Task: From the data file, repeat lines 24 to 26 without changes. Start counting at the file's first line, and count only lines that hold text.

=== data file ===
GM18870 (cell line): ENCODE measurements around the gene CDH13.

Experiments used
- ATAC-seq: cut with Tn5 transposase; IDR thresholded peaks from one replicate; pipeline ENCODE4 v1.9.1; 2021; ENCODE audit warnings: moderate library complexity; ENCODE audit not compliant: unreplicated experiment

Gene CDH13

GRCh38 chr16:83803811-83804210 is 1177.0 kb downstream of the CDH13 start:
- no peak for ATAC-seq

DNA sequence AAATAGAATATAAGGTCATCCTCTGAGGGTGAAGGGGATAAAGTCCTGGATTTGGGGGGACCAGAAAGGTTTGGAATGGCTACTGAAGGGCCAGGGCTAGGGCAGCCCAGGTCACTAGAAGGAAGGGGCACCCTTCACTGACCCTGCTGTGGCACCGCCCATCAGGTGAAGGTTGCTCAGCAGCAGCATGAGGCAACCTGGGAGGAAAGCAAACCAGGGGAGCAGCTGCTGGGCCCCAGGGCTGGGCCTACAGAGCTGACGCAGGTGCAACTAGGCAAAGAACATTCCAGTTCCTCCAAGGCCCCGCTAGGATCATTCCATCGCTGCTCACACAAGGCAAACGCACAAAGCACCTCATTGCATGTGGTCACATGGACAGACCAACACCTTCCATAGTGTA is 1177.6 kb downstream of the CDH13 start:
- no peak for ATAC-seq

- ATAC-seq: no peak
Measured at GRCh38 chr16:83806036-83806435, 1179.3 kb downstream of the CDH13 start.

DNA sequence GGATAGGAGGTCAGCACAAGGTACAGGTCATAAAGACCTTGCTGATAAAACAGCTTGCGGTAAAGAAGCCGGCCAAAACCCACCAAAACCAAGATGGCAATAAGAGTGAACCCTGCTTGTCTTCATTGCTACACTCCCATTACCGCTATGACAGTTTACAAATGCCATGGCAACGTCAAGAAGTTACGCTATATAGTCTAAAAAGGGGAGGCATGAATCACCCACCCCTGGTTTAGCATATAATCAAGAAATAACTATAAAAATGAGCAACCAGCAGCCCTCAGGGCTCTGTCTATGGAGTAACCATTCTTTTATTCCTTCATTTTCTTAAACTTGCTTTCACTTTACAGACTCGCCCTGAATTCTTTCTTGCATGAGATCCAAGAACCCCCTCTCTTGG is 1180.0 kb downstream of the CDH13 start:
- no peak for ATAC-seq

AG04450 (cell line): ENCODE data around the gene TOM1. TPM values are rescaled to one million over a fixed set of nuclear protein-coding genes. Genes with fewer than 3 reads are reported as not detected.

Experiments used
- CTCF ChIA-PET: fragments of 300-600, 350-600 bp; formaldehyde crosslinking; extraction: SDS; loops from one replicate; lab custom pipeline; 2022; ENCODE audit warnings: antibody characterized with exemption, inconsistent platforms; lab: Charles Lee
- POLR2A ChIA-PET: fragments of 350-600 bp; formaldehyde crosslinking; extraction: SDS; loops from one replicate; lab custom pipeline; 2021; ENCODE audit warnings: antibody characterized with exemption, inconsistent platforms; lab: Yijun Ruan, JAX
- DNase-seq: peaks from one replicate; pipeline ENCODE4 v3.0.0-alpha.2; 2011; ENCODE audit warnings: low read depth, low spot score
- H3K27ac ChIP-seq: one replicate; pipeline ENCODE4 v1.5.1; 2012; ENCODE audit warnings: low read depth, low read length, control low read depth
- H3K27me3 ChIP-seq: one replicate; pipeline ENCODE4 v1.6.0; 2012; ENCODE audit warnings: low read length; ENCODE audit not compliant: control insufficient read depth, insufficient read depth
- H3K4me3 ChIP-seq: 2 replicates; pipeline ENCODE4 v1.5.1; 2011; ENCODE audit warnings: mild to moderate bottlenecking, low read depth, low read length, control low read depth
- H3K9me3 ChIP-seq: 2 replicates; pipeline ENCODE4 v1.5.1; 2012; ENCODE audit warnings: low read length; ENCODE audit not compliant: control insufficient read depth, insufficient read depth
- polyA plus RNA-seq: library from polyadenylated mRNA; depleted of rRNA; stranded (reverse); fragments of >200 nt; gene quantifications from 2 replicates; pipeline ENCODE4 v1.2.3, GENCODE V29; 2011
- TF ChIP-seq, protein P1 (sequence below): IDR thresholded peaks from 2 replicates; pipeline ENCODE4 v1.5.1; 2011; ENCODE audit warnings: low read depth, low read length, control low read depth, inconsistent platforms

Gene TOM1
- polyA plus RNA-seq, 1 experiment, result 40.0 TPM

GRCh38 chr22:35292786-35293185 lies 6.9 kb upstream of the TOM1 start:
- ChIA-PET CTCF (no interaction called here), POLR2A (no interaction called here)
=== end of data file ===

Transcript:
Gene TOM1
- polyA plus RNA-seq, 1 experiment, result 40.0 TPM

GRCh38 chr22:35292786-35293185 lies 6.9 kb upstream of the TOM1 start: